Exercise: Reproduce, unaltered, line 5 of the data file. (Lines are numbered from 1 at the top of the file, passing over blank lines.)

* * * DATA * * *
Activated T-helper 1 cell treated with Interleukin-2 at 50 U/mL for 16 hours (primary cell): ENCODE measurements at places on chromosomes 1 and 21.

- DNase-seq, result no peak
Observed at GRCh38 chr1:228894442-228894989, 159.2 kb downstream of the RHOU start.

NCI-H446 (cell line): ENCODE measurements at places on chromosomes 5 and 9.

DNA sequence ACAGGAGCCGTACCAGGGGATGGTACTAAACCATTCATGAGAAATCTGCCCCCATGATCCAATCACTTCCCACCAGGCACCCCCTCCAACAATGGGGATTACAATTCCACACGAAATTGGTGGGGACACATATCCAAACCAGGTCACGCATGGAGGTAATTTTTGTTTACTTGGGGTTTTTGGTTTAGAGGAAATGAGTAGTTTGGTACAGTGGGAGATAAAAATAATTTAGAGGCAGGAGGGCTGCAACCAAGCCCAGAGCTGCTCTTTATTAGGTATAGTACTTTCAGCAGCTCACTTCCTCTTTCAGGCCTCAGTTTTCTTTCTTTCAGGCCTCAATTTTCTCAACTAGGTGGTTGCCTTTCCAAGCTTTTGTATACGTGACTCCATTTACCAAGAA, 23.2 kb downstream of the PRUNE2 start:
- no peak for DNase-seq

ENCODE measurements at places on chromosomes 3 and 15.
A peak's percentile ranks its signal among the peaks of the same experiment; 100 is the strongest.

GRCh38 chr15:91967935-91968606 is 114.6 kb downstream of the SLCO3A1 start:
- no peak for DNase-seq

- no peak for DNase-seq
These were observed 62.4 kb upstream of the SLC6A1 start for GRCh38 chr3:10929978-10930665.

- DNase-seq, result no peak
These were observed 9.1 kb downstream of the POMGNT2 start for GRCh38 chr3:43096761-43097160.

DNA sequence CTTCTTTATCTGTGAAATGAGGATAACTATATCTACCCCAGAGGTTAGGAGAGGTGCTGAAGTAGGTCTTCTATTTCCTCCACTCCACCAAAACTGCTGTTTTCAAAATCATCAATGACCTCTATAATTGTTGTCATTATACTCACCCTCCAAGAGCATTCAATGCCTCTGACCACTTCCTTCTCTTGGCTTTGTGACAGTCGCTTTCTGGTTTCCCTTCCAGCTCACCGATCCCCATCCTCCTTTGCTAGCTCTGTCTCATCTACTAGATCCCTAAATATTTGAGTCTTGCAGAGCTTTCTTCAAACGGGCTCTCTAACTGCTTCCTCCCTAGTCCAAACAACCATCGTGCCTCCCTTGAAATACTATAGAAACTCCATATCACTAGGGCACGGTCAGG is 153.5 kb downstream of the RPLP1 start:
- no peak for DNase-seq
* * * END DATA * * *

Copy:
DNA sequence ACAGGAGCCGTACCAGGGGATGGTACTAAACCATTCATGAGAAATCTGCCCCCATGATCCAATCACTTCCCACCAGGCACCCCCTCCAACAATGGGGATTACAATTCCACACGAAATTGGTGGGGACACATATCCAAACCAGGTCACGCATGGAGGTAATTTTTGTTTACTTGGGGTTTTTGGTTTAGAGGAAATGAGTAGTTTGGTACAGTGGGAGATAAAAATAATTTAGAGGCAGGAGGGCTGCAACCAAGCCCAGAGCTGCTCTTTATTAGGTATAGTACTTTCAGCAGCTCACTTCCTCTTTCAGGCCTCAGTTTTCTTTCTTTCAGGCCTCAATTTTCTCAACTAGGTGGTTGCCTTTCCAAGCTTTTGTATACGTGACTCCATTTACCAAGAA, 23.2 kb downstream of the PRUNE2 start: